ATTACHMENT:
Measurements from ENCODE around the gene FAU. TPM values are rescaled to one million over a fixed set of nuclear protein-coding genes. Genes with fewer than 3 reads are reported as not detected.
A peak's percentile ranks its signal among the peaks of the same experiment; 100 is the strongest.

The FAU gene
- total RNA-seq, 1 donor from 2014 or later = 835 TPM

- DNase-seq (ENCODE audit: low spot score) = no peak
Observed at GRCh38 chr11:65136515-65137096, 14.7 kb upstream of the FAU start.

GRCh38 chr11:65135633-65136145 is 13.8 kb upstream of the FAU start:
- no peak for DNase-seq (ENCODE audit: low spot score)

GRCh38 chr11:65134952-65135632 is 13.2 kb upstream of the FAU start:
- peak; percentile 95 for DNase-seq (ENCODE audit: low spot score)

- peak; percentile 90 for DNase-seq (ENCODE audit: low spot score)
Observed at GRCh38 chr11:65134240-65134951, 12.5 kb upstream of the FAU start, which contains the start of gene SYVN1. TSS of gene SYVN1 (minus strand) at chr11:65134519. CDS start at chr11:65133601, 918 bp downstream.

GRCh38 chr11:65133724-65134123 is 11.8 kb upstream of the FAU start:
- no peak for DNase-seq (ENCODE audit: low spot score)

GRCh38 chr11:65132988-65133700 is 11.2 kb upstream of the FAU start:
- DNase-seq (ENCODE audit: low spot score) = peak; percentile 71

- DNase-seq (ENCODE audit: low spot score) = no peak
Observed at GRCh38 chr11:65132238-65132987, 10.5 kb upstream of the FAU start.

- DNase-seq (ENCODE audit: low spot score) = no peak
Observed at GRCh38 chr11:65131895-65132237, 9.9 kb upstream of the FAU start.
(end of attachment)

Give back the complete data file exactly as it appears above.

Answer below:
Measurements from ENCODE around the gene FAU. TPM values are rescaled to one million over a fixed set of nuclear protein-coding genes. Genes with fewer than 3 reads are reported as not detected.
A peak's percentile ranks its signal among the peaks of the same experiment; 100 is the strongest.

The FAU gene
- total RNA-seq, 1 donor from 2014 or later = 835 TPM

- DNase-seq (ENCODE audit: low spot score) = no peak
Observed at GRCh38 chr11:65136515-65137096, 14.7 kb upstream of the FAU start.

GRCh38 chr11:65135633-65136145 is 13.8 kb upstream of the FAU start:
- no peak for DNase-seq (ENCODE audit: low spot score)

GRCh38 chr11:65134952-65135632 is 13.2 kb upstream of the FAU start:
- peak; percentile 95 for DNase-seq (ENCODE audit: low spot score)

- peak; percentile 90 for DNase-seq (ENCODE audit: low spot score)
Observed at GRCh38 chr11:65134240-65134951, 12.5 kb upstream of the FAU start, which contains the start of gene SYVN1. TSS of gene SYVN1 (minus strand) at chr11:65134519. CDS start at chr11:65133601, 918 bp downstream.

GRCh38 chr11:65133724-65134123 is 11.8 kb upstream of the FAU start:
- no peak for DNase-seq (ENCODE audit: low spot score)

GRCh38 chr11:65132988-65133700 is 11.2 kb upstream of the FAU start:
- DNase-seq (ENCODE audit: low spot score) = peak; percentile 71

- DNase-seq (ENCODE audit: low spot score) = no peak
Observed at GRCh38 chr11:65132238-65132987, 10.5 kb upstream of the FAU start.

- DNase-seq (ENCODE audit: low spot score) = no peak
Observed at GRCh38 chr11:65131895-65132237, 9.9 kb upstream of the FAU start.